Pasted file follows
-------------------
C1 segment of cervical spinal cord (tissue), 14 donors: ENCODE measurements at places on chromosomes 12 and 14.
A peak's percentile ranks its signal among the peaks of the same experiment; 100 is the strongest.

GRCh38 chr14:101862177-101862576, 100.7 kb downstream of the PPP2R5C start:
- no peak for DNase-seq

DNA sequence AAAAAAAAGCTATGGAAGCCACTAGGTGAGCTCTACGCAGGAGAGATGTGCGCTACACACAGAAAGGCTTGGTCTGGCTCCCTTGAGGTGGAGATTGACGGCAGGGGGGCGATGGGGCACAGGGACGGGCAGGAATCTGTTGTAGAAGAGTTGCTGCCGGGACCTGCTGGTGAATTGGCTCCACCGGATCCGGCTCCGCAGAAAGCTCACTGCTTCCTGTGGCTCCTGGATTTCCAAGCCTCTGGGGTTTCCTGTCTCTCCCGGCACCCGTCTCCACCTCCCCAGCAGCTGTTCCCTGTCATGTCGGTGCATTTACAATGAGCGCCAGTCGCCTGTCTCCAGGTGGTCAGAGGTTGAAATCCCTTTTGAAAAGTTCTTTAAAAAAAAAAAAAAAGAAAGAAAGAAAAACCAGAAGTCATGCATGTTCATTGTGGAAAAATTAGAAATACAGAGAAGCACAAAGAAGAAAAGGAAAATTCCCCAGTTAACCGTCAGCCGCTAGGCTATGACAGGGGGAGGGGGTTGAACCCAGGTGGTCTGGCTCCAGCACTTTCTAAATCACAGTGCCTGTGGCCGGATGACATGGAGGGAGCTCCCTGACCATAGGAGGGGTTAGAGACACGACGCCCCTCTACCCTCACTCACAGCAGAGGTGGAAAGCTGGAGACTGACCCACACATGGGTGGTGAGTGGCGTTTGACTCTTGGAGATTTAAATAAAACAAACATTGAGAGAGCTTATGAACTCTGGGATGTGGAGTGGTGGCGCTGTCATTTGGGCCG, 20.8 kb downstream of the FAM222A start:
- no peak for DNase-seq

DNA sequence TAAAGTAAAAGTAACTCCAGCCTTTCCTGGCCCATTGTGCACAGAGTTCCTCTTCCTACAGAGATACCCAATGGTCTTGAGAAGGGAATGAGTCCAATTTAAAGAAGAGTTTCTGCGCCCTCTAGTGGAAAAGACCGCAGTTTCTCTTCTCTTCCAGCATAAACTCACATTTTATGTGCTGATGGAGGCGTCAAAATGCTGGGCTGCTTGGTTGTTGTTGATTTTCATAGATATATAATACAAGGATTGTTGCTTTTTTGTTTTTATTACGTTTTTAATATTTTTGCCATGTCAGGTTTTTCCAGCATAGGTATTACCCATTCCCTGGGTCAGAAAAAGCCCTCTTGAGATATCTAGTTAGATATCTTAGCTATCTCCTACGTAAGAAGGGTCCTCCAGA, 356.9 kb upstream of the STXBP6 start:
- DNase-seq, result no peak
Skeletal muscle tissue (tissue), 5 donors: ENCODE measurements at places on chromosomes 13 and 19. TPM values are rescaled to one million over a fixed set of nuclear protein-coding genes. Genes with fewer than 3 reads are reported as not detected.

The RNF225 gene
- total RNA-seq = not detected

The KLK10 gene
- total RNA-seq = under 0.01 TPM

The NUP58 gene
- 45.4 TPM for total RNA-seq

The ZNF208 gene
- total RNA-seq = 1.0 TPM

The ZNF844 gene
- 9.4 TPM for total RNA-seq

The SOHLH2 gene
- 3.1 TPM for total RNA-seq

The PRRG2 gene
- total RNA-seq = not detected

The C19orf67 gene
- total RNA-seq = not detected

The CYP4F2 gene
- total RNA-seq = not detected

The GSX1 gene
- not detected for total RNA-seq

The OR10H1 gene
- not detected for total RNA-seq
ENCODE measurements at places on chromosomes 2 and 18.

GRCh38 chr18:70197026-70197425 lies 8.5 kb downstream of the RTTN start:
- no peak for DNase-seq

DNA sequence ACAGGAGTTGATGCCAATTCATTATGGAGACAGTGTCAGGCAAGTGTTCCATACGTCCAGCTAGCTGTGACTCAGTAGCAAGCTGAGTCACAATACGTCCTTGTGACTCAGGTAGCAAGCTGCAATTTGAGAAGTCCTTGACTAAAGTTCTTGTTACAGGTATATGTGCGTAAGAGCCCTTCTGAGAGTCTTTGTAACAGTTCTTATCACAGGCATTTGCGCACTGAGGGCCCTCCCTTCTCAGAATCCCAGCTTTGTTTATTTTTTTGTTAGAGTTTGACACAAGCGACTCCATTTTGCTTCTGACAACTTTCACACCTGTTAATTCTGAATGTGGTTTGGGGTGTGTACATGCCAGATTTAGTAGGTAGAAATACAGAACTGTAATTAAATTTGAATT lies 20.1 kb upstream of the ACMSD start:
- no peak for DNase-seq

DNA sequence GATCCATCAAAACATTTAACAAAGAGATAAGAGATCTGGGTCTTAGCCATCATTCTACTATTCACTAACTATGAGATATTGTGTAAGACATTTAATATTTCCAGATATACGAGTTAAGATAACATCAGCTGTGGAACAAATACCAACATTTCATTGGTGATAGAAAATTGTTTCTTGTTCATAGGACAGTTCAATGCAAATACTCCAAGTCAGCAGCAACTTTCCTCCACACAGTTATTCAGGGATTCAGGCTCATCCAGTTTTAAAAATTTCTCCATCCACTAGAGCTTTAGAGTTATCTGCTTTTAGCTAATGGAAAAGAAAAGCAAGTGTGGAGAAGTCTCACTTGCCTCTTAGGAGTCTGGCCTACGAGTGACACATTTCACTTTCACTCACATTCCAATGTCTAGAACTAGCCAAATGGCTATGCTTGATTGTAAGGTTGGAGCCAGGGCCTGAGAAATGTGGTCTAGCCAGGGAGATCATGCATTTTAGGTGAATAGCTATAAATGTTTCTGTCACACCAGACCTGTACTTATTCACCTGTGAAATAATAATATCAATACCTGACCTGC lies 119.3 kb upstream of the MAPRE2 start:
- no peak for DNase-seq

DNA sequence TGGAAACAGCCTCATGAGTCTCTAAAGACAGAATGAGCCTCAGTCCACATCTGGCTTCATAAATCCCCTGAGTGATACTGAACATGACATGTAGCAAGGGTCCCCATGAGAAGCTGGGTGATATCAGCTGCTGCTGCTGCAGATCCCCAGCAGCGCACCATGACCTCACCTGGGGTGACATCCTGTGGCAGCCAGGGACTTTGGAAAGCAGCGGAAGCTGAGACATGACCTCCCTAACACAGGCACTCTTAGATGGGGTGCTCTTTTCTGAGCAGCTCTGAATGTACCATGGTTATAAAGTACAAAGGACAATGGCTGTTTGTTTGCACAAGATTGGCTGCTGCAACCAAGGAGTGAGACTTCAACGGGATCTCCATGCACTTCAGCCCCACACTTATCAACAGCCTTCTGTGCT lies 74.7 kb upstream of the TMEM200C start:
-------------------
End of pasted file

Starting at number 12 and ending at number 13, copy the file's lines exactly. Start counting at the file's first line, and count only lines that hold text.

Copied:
The KLK10 gene
- total RNA-seq = under 0.01 TPM